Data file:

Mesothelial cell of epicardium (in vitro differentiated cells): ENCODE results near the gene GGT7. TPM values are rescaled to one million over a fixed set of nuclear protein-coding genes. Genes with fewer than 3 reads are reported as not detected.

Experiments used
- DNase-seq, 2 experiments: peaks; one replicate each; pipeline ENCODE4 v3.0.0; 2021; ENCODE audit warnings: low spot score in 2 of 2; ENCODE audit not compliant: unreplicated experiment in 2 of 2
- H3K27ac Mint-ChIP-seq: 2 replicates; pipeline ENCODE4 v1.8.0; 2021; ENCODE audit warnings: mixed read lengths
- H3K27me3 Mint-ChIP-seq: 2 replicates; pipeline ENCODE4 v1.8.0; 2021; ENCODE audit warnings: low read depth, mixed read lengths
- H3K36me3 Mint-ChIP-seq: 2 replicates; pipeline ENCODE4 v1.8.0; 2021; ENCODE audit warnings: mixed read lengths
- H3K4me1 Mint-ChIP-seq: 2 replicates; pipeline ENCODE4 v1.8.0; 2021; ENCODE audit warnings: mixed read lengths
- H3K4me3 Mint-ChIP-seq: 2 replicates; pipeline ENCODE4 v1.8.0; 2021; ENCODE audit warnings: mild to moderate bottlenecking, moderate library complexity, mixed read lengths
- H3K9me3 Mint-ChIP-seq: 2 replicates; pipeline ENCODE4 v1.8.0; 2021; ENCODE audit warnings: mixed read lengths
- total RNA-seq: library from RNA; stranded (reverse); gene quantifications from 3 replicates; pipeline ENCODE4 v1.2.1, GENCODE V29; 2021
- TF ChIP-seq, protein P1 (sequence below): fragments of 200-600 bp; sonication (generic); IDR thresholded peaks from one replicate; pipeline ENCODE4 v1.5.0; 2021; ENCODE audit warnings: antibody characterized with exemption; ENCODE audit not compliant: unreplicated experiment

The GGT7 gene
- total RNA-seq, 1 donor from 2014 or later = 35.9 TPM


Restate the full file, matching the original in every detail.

Mesothelial cell of epicardium (in vitro differentiated cells): ENCODE results near the gene GGT7. TPM values are rescaled to one million over a fixed set of nuclear protein-coding genes. Genes with fewer than 3 reads are reported as not detected.

Experiments used
- DNase-seq, 2 experiments: peaks; one replicate each; pipeline ENCODE4 v3.0.0; 2021; ENCODE audit warnings: low spot score in 2 of 2; ENCODE audit not compliant: unreplicated experiment in 2 of 2
- H3K27ac Mint-ChIP-seq: 2 replicates; pipeline ENCODE4 v1.8.0; 2021; ENCODE audit warnings: mixed read lengths
- H3K27me3 Mint-ChIP-seq: 2 replicates; pipeline ENCODE4 v1.8.0; 2021; ENCODE audit warnings: low read depth, mixed read lengths
- H3K36me3 Mint-ChIP-seq: 2 replicates; pipeline ENCODE4 v1.8.0; 2021; ENCODE audit warnings: mixed read lengths
- H3K4me1 Mint-ChIP-seq: 2 replicates; pipeline ENCODE4 v1.8.0; 2021; ENCODE audit warnings: mixed read lengths
- H3K4me3 Mint-ChIP-seq: 2 replicates; pipeline ENCODE4 v1.8.0; 2021; ENCODE audit warnings: mild to moderate bottlenecking, moderate library complexity, mixed read lengths
- H3K9me3 Mint-ChIP-seq: 2 replicates; pipeline ENCODE4 v1.8.0; 2021; ENCODE audit warnings: mixed read lengths
- total RNA-seq: library from RNA; stranded (reverse); gene quantifications from 3 replicates; pipeline ENCODE4 v1.2.1, GENCODE V29; 2021
- TF ChIP-seq, protein P1 (sequence below): fragments of 200-600 bp; sonication (generic); IDR thresholded peaks from one replicate; pipeline ENCODE4 v1.5.0; 2021; ENCODE audit warnings: antibody characterized with exemption; ENCODE audit not compliant: unreplicated experiment

The GGT7 gene
- total RNA-seq, 1 donor from 2014 or later = 35.9 TPM